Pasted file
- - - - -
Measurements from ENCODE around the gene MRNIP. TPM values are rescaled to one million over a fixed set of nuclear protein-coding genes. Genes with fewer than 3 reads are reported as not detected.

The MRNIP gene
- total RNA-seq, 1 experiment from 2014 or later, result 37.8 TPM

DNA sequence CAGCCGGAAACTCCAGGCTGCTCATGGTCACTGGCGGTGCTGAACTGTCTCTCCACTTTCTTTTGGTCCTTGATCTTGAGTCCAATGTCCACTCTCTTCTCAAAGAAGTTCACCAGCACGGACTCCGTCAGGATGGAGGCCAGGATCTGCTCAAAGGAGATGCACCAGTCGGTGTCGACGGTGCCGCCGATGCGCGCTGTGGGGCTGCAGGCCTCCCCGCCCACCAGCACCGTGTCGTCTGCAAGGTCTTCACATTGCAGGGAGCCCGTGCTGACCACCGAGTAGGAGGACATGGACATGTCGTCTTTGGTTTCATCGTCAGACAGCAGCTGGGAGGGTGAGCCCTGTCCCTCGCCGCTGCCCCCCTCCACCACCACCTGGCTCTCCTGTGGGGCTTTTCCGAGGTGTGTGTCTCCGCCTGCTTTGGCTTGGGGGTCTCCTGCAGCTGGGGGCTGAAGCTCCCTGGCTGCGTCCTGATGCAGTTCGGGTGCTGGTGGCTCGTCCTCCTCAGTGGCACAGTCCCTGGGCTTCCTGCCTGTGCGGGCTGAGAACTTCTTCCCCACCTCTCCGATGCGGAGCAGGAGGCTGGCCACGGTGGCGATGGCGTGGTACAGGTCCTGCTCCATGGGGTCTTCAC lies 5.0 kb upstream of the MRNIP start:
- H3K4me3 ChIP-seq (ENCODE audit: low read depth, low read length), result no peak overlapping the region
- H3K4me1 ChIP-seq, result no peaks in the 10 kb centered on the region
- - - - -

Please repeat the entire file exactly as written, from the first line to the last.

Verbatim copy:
Measurements from ENCODE around the gene MRNIP. TPM values are rescaled to one million over a fixed set of nuclear protein-coding genes. Genes with fewer than 3 reads are reported as not detected.

The MRNIP gene
- total RNA-seq, 1 experiment from 2014 or later, result 37.8 TPM

DNA sequence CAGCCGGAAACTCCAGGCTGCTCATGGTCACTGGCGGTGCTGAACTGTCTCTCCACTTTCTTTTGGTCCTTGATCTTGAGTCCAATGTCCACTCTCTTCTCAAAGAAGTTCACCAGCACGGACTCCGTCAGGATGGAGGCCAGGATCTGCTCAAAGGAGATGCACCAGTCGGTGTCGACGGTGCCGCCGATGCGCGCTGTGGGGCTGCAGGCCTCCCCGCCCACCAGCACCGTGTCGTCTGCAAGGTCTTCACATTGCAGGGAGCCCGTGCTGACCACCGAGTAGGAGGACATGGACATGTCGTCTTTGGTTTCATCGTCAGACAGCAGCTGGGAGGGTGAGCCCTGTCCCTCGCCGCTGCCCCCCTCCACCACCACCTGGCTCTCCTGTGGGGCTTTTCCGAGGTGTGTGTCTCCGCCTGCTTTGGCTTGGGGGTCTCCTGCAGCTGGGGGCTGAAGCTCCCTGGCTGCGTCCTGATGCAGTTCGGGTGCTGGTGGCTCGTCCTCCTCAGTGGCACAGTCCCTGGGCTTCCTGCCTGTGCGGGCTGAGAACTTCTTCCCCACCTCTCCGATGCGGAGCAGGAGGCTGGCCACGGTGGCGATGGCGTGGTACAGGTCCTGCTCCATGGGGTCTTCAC lies 5.0 kb upstream of the MRNIP start:
- H3K4me3 ChIP-seq (ENCODE audit: low read depth, low read length), result no peak overlapping the region
- H3K4me1 ChIP-seq, result no peaks in the 10 kb centered on the region